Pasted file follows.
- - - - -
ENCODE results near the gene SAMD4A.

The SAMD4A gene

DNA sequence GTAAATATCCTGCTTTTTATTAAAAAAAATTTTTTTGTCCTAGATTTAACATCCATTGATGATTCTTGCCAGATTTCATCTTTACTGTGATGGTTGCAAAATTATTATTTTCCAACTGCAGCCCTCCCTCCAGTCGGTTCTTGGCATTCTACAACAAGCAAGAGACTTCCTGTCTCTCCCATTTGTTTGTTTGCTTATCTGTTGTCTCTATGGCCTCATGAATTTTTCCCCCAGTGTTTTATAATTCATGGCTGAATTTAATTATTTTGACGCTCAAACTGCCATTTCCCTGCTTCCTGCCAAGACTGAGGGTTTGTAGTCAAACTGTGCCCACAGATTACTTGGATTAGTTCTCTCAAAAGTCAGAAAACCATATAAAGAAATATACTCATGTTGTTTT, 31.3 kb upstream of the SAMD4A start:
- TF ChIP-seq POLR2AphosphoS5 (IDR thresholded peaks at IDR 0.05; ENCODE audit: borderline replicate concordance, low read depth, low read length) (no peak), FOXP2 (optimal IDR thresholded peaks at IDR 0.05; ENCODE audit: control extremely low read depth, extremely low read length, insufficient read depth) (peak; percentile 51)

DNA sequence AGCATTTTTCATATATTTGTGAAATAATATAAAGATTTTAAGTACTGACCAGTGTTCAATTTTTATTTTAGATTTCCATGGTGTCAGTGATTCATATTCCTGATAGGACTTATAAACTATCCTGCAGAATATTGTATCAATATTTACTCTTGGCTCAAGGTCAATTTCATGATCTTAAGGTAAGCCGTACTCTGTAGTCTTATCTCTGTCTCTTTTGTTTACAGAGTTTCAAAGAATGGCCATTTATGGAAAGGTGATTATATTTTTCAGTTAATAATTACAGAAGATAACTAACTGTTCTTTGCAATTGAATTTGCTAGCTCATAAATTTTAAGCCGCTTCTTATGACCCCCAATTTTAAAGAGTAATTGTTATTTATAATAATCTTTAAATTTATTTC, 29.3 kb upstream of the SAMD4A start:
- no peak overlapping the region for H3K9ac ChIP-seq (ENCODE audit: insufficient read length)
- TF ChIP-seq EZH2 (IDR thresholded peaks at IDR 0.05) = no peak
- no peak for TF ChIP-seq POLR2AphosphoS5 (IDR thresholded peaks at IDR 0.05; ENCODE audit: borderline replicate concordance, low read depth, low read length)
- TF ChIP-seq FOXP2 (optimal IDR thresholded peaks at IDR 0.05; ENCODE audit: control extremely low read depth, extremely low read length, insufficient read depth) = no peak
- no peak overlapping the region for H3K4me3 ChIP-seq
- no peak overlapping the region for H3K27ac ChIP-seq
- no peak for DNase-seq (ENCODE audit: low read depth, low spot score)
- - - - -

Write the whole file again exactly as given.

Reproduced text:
ENCODE results near the gene SAMD4A.

The SAMD4A gene

DNA sequence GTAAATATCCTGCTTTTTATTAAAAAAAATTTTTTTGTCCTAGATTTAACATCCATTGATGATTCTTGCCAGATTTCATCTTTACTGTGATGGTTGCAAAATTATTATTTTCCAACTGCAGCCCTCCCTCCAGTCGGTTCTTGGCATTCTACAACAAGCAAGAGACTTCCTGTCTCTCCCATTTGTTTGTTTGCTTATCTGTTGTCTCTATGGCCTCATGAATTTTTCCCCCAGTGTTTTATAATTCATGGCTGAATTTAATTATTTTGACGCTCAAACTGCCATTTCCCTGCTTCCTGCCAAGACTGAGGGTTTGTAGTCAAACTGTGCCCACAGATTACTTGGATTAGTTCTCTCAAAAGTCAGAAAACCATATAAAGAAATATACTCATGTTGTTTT, 31.3 kb upstream of the SAMD4A start:
- TF ChIP-seq POLR2AphosphoS5 (IDR thresholded peaks at IDR 0.05; ENCODE audit: borderline replicate concordance, low read depth, low read length) (no peak), FOXP2 (optimal IDR thresholded peaks at IDR 0.05; ENCODE audit: control extremely low read depth, extremely low read length, insufficient read depth) (peak; percentile 51)

DNA sequence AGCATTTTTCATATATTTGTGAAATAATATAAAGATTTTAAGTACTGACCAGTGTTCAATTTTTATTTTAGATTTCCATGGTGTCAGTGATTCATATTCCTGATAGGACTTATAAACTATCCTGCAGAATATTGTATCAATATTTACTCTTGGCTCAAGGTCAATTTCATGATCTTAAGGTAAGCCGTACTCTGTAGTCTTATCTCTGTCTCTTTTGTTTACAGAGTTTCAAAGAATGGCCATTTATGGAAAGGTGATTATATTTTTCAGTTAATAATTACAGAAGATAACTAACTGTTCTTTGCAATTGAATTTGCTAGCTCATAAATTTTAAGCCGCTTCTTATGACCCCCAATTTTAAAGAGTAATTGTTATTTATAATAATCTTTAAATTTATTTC, 29.3 kb upstream of the SAMD4A start:
- no peak overlapping the region for H3K9ac ChIP-seq (ENCODE audit: insufficient read length)
- TF ChIP-seq EZH2 (IDR thresholded peaks at IDR 0.05) = no peak
- no peak for TF ChIP-seq POLR2AphosphoS5 (IDR thresholded peaks at IDR 0.05; ENCODE audit: borderline replicate concordance, low read depth, low read length)
- TF ChIP-seq FOXP2 (optimal IDR thresholded peaks at IDR 0.05; ENCODE audit: control extremely low read depth, extremely low read length, insufficient read depth) = no peak
- no peak overlapping the region for H3K4me3 ChIP-seq
- no peak overlapping the region for H3K27ac ChIP-seq
- no peak for DNase-seq (ENCODE audit: low read depth, low spot score)